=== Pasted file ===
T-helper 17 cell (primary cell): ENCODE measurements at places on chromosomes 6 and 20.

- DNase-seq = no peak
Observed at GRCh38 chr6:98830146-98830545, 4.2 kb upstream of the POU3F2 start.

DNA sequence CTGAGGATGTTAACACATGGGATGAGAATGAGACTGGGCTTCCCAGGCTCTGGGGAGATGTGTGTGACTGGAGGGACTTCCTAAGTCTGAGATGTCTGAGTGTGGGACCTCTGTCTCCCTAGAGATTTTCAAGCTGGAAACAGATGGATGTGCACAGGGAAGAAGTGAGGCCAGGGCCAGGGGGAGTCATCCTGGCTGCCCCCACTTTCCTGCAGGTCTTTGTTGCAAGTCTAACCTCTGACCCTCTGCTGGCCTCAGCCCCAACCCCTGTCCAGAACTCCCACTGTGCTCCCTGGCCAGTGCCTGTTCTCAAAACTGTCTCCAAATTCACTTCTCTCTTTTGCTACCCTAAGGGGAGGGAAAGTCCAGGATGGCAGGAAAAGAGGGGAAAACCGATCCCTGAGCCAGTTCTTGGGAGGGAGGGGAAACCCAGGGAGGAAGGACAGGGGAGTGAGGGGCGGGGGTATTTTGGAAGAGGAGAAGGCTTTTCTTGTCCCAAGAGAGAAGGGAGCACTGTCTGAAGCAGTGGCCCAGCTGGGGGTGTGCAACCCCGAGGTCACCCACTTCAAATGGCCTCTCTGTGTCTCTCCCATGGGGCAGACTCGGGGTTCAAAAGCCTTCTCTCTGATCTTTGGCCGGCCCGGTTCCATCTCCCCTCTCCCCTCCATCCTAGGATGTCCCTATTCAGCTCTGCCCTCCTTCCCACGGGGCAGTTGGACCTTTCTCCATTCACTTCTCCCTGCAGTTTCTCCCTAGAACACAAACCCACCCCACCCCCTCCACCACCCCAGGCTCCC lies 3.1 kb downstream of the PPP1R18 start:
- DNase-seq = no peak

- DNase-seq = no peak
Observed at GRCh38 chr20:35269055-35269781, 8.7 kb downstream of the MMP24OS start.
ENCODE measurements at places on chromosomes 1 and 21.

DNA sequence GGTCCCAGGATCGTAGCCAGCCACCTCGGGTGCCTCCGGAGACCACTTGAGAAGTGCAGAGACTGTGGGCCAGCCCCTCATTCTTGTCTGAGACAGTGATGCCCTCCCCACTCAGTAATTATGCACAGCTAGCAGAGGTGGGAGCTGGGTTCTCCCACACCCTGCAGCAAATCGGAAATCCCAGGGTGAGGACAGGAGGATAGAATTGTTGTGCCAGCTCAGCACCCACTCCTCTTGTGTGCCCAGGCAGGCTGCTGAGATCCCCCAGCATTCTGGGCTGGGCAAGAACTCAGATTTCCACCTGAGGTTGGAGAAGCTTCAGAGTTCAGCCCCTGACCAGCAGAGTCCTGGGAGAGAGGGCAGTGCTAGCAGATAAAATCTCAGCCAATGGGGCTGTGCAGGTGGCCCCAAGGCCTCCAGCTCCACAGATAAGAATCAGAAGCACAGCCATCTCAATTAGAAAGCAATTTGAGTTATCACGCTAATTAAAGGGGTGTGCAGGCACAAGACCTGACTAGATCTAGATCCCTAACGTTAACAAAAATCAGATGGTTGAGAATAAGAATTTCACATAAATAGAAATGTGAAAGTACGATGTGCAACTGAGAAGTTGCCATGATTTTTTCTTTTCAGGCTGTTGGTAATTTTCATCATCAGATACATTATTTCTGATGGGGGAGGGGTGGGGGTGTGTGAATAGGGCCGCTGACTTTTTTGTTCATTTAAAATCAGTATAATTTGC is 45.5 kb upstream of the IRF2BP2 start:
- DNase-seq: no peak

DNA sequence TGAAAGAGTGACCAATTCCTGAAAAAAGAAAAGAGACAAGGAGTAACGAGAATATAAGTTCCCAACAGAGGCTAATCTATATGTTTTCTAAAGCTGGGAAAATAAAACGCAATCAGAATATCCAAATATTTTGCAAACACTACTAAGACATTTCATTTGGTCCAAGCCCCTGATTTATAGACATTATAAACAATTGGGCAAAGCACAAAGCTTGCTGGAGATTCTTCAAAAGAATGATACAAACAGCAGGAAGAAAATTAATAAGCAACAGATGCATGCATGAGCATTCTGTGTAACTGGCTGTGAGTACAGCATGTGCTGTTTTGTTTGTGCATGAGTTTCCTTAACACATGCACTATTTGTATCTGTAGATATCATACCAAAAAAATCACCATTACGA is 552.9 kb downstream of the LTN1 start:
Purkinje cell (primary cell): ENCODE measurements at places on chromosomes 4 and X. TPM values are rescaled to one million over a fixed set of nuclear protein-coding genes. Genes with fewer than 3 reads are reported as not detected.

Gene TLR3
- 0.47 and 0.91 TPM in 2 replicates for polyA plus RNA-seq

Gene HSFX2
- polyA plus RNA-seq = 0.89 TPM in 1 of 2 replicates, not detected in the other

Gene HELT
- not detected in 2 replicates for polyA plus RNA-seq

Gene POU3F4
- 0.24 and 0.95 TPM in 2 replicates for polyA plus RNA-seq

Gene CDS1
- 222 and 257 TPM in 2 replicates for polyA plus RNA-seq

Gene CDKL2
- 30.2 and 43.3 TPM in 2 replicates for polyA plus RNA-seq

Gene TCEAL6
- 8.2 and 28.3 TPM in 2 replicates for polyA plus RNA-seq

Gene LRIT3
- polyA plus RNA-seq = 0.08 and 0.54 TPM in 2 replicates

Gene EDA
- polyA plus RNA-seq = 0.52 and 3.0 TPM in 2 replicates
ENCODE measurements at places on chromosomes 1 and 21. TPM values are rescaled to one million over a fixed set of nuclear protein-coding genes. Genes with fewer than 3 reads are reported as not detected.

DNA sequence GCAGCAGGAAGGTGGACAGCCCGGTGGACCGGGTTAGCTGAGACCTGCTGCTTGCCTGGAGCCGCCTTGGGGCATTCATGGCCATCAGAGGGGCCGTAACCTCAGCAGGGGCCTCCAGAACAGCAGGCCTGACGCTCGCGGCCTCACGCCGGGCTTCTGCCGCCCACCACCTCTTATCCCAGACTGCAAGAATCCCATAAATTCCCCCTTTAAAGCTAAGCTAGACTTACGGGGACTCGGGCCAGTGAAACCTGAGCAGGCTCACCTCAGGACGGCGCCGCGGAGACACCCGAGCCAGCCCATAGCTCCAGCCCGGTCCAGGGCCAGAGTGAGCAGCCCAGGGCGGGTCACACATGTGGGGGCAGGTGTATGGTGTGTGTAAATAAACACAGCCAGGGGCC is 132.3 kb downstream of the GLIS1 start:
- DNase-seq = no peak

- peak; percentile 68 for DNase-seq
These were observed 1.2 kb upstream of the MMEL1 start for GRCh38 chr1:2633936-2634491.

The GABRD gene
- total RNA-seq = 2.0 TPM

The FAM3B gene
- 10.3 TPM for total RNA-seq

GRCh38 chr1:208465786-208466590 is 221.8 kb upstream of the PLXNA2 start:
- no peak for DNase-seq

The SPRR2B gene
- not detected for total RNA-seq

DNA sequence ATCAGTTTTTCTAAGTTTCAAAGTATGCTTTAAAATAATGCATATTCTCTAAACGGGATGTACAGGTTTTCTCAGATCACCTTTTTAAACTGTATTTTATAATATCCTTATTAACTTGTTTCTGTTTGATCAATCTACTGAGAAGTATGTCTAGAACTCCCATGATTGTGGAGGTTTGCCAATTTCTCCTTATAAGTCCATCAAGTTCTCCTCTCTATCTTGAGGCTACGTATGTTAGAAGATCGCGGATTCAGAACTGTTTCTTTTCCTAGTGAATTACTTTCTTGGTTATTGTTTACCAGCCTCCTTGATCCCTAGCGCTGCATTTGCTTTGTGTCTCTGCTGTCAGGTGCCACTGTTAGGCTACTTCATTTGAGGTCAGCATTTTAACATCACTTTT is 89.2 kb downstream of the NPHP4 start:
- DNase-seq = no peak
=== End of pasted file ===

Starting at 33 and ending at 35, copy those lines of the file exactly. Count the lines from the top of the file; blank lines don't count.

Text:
- DNase-seq = no peak

- peak; percentile 68 for DNase-seq
These were observed 1.2 kb upstream of the MMEL1 start for GRCh38 chr1:2633936-2634491.